Our resident agony aunt answers your questions
No more Ms. Nice Girl!
I have lived in Australia for 10 years following marriage to an Australian of Indian descent. I specifically chose my husband because, having being born here, I expected him to have different values. I did not want to become a homemaker who does everything for her husband – like cooking cleaning and working, while he barely lifts a finger and sits and watches TV as though he was the Nawab of Cooch Naheen. So guess what’s happened? As great as my husband is, it turns out that he does not lift a finger to do anything around the house. So I work in IT and I like my home to be super neat and tidy, and I am constantly making sure everything is nice and beautiful. He empties the rubbish bin most nights but does not do much else. And worst of all, he plays cricket all day Saturday and then dumps his whites in the garage. I retrieve them and bleach them for him. Auntyji, what kind of a doormat have I become? Even I am disappointed in myself. At work, I am this great shehezadi telling everyone what to do, and at home, I am like a little chuhi who does not say anything because I love my hubby too much. But he loves it when relatives and friends come over and admire the place and say how beautiful it looks. He is so happy accepting the compliments and basks in the glow as though somehow he managed to create this mirage with his own two hands. Now Aunty, I don’t know what’s worse – my husband’s lack of recognition for everything that I do and taking me for granted, or me just doing everything anyway. Ok, I admit that I don’t mind cleaning the ghar dwar that much, because I like a saaf-suthra home, but am I setting back feminism by allowing my husband to treat me like a dai? Like a dhobiwali? What do I do?
Unless your husband is playing for Australia and deserves to have a loving dutiful wife who washes his whites, I suggest you stop being your pati parmeshwar’s dhobiwali immediately. Now, this is a situation you have created for yourself. I understand you like your home to be picture perfect, and even if you don’t mind cleaning because you like to live in a nice home, the least your beckaroo pati can do is to say thank you. If he is not doing this, then clearly something is wrong somewhere. So here is my recommendation, and I am pretty sure you won’t like it and it’s likely to cause you more pain than it will him, but you should give it a shot. Stop doing the housework for 4-6 weeks. Do nothing that you would normally do. Leave his whites to fester in the garage. Let the dishes pile up gloriously in the sink. Let the grime in the bathroom develop into a whole new ecosystem. Let the flies move in and build a new colony in your kitchen. Sooner or later your pati parmeshwar will notice. And maybe he will do something about it. And even if he doesn’t notice the mould slowly trying to vacate the premises because hadh ho gayee, he will for sure notice his whites are not sparkly bright any more.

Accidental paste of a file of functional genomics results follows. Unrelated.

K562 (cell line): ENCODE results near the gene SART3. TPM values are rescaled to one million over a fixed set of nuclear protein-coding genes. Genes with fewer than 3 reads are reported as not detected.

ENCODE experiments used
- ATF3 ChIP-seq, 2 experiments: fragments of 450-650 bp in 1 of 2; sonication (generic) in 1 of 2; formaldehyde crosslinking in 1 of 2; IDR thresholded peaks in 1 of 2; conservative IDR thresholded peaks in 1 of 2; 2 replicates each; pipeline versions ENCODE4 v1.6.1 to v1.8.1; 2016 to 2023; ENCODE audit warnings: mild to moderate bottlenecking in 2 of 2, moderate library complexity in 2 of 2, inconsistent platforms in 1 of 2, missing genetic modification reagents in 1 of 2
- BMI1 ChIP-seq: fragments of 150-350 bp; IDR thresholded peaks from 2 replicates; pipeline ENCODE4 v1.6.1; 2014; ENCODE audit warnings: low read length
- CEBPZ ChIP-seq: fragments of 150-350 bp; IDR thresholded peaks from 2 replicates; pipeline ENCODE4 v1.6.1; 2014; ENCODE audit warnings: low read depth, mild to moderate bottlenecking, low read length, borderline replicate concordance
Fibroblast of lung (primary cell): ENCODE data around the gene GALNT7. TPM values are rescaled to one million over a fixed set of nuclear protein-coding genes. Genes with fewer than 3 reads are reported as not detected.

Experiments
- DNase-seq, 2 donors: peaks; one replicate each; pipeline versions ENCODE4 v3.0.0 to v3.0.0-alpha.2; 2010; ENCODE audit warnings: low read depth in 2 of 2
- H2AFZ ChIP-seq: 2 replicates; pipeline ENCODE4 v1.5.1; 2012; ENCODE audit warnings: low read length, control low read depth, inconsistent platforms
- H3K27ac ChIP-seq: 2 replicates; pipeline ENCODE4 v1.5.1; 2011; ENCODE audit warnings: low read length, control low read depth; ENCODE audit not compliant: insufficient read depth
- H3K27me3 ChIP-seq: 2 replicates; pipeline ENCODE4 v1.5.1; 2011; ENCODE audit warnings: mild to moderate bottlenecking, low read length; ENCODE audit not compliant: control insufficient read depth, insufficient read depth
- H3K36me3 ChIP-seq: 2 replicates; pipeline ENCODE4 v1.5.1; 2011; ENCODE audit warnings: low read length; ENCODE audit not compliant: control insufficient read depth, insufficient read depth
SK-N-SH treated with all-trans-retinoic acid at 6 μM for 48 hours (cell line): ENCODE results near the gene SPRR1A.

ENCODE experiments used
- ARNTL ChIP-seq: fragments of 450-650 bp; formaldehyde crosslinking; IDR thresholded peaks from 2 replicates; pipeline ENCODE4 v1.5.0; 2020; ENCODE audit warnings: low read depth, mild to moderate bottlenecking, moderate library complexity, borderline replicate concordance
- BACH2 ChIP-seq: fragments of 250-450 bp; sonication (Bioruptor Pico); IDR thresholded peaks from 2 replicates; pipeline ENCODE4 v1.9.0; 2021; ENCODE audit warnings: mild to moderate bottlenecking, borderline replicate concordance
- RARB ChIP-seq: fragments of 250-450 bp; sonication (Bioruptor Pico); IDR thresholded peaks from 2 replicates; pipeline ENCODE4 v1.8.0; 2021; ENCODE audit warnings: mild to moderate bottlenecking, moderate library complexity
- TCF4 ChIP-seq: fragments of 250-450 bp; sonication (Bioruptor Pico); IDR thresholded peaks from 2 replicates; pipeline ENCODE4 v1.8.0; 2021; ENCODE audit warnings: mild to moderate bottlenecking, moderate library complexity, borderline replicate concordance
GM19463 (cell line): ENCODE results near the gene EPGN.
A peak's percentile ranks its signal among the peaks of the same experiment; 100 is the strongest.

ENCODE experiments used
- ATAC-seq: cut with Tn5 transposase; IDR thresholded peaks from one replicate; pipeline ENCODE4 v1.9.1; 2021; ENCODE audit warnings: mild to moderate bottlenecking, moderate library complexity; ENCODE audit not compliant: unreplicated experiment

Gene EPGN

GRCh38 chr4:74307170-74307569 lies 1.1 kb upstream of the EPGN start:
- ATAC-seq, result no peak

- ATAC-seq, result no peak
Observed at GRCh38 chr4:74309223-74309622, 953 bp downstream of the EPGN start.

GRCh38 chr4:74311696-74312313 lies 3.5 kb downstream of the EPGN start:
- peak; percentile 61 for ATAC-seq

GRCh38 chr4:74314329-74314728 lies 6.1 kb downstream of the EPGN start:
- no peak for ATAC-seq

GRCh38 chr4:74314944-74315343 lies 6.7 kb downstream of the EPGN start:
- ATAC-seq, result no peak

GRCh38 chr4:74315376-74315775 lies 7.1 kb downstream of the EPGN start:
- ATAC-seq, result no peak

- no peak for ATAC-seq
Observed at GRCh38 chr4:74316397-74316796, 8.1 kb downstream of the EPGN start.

So, what to say when he complains? Simple. Ask him to do it himself. Or tell him to work out a schedule where the tasks are equally divided between you two. No point you doing the double shift at home. Or, tell him that you will continue to do the work, but he needs to show you recognition for it. Place a value on the tasks you do. Maybe a piece of jewellery every two months. Maybe a nice dinner. Maybe a trip. Whatever. It’s your life, you decide what merit you place on your time. But enough is enough. No more a lazy, bekaar husband. You go girl.
To DRS or not
I am a 5th generation Australian and a diehard cricket fan. I am flummoxed by India’s decision not to agree to the use of the Umpire Decision Review System (DRS) in cricket matches, and wanted your take on it. You know, technology is the future and you can’t deny its value to cricket. What’s with India not accepting the use of the DRS – surely this makes the game better? India needs to move with the times and accept progress – unless you want to remain backward in matters of cricket. What are your thoughts, Auntyji?
India venerates cricket and sees it as more than just a game where authority is challenged and snide remarks are the order of day. We see cricket as a metaphor for the universe, of life, and of all things sacred. Cricket is about more than just a series of decisions made by a machine. If you had more culture than a cool glass of mango lassi, you would know that it’s the spirit of cricket that counts, and not just the letter of law. We like to respect the spirit of authority in a game of cricket – and that’s the decision of the umpire. The machine is not always right. What decision would the DRS have made when chota bhai Trevor Chappell bowled his underarm after a quick ghuspoos in his ear by bada bhaiya Greg? And what decision would the machine have made on the recent Bailey incident?
Further, have you been paying attention to why we don’t want to use the DRS? All India is saying, is the system is not foolproof. It’s like your IT guy is saying a new application is not ready to launch because the testing has revealed the error rate is too high, and you go ahead and launch it anyway?
Well, the Indians are saying the system is not fit for purpose – which is the same as your IT guy telling you not to release the beta. Get it? Until the IT guy says the system is ready for use, you trust his or her judgement. So India has spoken. The system is not fit for purpose and does not meet our quality standards and requires further releases and upgrades before it is signed off for use. Now take that and go.